Opinion Op Ed 10 Jun 2018 Don’t get hyper ov ...

Don’t get hyper over fictional TV series

Published Jun 10, 2018, 1:19 am IST
Updated Jun 10, 2018, 1:19 am IST
To their credit, some of the serious sections of the Indian print media came to her rescue, pointing out this was fiction.
Priyanka Chopra as Alex Parrish in 'Quantico'.
 Priyanka Chopra as Alex Parrish in 'Quantico'.

The winds of hyper-nationalism are blowing across many parts of the world, but some of its funniestmanifestations are reserved for our subcontinent. The latest subject of the Indian hyper-nationalists’ fury is Indian film star Priyanka Chopra, who is playing the lead role in the US TV series Quantico. In the latest series, Alex, the character played by Ms Chopra, is part of a “black ops” team that works on US soil to thwart plots against the US. Now you’d be wondering what here would incur the wrath of the hyper-nationalists. In the most recent episode, a New York professor at Hudson University disappears with weaponised uranium. It is soon established that a group of “Pakistani Muslim” terrorists have taken the husband and the diabetic son of the professor hostage and are forcing her to connect the uranium to a trigger with the aim of targeting a Pakistan-India peace summit over Kashmir in Manhattan.  Of course, before any harm is done the “black ops” team raids the hideout of the terrorists and shoots all of them. Alex examines one of the dead terrorist’s corpse for clues. And this is where she creates trouble for herself. She rises to her feet and says: “Rudrakhsha Mala. The last thing you’d find on a Pakistani Muslim… false flag operation… Indian nationalists trying to trap Pakistan with a mushroom cloud. The episode ends after a sniper takes out all the bad guys, including the head of the Indian intel team who, it turns out, had no faith in his own government’s peace efforts and was leading the false flag operation.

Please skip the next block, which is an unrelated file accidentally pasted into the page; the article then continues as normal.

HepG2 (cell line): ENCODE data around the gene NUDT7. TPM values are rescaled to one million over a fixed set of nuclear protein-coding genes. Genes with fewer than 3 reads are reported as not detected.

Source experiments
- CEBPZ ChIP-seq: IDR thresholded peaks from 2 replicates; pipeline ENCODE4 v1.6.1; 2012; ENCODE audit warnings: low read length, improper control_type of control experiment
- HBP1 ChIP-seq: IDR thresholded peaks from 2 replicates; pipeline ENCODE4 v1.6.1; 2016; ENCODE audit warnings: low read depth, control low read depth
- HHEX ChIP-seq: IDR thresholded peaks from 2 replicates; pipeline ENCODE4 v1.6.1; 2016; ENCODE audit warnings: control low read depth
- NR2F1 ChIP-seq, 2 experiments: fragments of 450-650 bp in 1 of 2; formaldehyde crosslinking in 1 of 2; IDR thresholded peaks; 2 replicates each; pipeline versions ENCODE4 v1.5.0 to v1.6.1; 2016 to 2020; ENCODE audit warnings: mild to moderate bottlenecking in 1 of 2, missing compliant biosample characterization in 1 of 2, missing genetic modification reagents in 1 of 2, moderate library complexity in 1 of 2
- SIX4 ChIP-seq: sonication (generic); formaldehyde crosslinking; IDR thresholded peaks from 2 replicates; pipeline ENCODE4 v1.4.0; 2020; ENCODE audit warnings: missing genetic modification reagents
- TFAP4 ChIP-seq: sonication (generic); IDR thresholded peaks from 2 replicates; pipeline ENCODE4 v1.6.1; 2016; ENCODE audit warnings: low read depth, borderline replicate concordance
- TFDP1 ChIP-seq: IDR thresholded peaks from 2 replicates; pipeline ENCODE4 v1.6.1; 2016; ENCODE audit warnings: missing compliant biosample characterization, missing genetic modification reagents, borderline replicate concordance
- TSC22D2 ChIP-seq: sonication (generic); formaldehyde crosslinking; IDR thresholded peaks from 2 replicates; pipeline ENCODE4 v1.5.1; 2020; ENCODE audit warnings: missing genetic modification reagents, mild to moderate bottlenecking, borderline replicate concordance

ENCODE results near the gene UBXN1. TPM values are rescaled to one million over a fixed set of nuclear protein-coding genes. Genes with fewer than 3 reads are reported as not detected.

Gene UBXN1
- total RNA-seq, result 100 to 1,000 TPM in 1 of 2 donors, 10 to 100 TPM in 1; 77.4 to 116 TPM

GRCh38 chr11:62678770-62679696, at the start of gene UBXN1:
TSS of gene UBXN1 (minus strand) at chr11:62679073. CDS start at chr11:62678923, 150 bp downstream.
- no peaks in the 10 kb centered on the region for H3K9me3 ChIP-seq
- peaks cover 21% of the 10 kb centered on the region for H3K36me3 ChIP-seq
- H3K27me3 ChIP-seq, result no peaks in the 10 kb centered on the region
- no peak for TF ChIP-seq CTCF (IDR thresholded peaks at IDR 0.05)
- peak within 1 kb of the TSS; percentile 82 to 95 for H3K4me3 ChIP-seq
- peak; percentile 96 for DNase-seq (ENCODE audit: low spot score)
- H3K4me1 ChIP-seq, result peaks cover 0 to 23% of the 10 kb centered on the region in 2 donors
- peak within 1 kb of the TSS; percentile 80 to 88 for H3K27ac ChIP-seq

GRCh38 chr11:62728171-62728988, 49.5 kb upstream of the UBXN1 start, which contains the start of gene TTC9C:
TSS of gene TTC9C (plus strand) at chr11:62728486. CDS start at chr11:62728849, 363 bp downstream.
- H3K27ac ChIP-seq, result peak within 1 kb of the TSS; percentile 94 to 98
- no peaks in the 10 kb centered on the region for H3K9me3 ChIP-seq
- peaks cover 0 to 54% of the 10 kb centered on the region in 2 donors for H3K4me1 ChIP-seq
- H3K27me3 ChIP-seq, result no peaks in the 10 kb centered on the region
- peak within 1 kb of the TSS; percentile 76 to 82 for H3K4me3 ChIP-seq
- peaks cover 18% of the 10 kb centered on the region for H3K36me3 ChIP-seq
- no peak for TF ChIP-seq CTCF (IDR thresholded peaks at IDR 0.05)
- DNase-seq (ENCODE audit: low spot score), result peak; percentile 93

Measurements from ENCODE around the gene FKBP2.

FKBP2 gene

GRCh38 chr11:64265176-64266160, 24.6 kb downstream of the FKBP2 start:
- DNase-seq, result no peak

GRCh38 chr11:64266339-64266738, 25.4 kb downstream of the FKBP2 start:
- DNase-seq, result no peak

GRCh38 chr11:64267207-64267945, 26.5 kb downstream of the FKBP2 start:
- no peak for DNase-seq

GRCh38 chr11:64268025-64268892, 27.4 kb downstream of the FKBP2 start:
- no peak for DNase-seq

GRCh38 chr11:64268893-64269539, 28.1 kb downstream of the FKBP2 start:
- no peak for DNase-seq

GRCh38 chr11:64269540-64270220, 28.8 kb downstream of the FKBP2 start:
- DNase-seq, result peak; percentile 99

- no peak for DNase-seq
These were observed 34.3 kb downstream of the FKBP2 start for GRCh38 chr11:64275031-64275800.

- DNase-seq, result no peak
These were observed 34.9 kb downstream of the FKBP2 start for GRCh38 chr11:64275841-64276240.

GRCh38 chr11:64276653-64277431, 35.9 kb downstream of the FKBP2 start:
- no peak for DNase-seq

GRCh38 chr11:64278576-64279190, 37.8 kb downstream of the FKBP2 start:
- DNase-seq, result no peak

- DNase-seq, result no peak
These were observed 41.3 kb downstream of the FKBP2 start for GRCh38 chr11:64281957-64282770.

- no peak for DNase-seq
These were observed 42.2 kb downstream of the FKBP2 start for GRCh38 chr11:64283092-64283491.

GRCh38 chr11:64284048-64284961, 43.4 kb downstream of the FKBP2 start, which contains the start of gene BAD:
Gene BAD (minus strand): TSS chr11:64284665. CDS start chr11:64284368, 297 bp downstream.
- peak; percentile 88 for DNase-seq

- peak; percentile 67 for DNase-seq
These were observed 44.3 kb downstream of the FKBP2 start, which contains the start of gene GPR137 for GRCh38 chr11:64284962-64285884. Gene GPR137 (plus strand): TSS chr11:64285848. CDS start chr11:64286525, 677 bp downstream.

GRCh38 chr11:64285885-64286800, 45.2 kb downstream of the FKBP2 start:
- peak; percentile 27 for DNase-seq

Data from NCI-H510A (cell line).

In the final moments, the lone, injured terrorist who escapes with the weapon is cornered with the trigger in his hand by Alex and shot when he tries to press the button to unleash a mushroom cloud. This was enough for hyper-nationalist Indians to take to the social media and attack Ms Chopra and raise questions about her patriotism. To their credit, some of the serious sections of the Indian print media came to her rescue, pointing out this was fiction. A piece in the Wire also said that nowhere in the series is she presented as an Indian.  I found all this frothing-at-the-mouth condemnation of Priyanka Chopra very funny to be honest as the fiction in the series has hardly any plausible element. It is fiction that often goes into over-the-top, utter-fantasy mode. But, I guess, this hullabaloo over a few sentences delivered by an actor in a work of fiction demonstrates how insecure this hyper-nationalism has made so many of us. If you can’t tolerate even fiction, God help you when reality confronts you one of these days whatever it may be.

 

And please before some of you get upset, these thoughts are not about Indian hyper-nationalists exclusively. Wait till the episode is watched by their counterparts on our side of the border. I wish I could say with assurance their reaction would be different on what it said about Pakistan. Also whilst the rogue Indian agents all appear in well-tailored suits, members of the Pakistani security delegation are attired in such sloppy uniforms that they look no more than caricatures of themselves. This took away any sense of reality. Now either I cry blue murder at this or shake my head and look at it as a work of fiction designed to entertain and not offend. If I am seriously offended by the content nobody is holding a gun to my head to watch. I can always choose something more suited to my taste and sensibilities. But we find it impossible to switch channels or just not read or hear what offends us. We have to be outraged and in a manner where someone’s patriotism and integrity is questioned at the drop of a hat. This, even if they were merely being a professional and doing their job. The world we live in. Sigh.

By arrangement with Dawn

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